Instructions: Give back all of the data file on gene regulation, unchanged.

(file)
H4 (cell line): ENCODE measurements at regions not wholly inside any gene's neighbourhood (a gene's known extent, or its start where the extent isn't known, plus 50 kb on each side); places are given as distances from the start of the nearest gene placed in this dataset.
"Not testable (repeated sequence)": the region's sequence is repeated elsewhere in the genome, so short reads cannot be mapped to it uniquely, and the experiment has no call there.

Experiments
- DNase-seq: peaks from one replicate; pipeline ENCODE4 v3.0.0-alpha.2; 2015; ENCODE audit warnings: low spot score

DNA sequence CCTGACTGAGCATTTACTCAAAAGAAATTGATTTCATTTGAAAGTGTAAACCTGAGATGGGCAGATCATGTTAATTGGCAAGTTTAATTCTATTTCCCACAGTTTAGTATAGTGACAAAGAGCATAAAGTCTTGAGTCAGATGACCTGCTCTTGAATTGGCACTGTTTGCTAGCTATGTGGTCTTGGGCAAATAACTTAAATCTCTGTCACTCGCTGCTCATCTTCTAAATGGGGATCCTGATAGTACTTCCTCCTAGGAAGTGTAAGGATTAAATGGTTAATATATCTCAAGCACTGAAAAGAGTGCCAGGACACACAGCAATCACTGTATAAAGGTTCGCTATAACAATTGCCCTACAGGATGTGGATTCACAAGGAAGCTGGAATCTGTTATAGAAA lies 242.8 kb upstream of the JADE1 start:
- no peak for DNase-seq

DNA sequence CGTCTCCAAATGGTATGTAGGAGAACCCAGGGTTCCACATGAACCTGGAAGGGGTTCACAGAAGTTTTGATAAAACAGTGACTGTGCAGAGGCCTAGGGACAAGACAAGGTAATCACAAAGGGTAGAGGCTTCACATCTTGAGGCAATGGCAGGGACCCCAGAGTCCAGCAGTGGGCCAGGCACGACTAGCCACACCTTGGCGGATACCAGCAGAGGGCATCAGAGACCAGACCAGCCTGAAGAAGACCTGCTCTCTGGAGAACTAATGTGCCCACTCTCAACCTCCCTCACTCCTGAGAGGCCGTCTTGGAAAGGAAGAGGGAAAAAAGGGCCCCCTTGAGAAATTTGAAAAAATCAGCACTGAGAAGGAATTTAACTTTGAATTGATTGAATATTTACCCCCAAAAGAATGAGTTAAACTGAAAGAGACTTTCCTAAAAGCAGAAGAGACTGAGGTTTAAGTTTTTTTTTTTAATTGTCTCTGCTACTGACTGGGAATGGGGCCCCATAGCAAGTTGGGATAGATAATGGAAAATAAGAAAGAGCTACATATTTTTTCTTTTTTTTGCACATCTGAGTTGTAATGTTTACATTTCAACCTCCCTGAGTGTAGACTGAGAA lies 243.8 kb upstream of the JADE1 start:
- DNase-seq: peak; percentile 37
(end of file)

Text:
H4 (cell line): ENCODE measurements at regions not wholly inside any gene's neighbourhood (a gene's known extent, or its start where the extent isn't known, plus 50 kb on each side); places are given as distances from the start of the nearest gene placed in this dataset.
"Not testable (repeated sequence)": the region's sequence is repeated elsewhere in the genome, so short reads cannot be mapped to it uniquely, and the experiment has no call there.

Experiments
- DNase-seq: peaks from one replicate; pipeline ENCODE4 v3.0.0-alpha.2; 2015; ENCODE audit warnings: low spot score

DNA sequence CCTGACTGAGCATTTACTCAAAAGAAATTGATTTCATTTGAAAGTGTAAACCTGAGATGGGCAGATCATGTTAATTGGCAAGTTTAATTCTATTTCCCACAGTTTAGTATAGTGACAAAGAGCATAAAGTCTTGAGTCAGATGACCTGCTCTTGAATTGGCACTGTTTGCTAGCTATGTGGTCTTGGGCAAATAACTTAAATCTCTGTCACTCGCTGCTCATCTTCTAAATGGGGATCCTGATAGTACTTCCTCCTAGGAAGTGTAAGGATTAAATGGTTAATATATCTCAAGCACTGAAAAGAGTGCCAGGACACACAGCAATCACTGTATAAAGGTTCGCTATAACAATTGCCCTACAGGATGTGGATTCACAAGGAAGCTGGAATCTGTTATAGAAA lies 242.8 kb upstream of the JADE1 start:
- no peak for DNase-seq

DNA sequence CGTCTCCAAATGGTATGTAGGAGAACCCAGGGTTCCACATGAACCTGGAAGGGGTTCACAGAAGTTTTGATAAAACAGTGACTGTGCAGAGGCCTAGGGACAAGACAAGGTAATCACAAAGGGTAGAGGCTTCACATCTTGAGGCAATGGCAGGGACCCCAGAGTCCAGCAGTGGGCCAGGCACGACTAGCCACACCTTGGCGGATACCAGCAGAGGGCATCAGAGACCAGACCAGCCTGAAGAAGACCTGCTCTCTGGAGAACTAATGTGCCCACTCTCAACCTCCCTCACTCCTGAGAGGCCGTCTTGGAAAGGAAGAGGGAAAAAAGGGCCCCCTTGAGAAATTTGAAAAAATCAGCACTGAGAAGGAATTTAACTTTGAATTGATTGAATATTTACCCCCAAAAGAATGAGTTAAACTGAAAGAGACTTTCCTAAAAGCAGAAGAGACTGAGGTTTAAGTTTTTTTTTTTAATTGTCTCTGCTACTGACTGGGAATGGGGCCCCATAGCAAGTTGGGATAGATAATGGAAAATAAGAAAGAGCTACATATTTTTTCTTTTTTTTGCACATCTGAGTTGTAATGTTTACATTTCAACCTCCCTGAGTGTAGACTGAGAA lies 243.8 kb upstream of the JADE1 start:
- DNase-seq: peak; percentile 37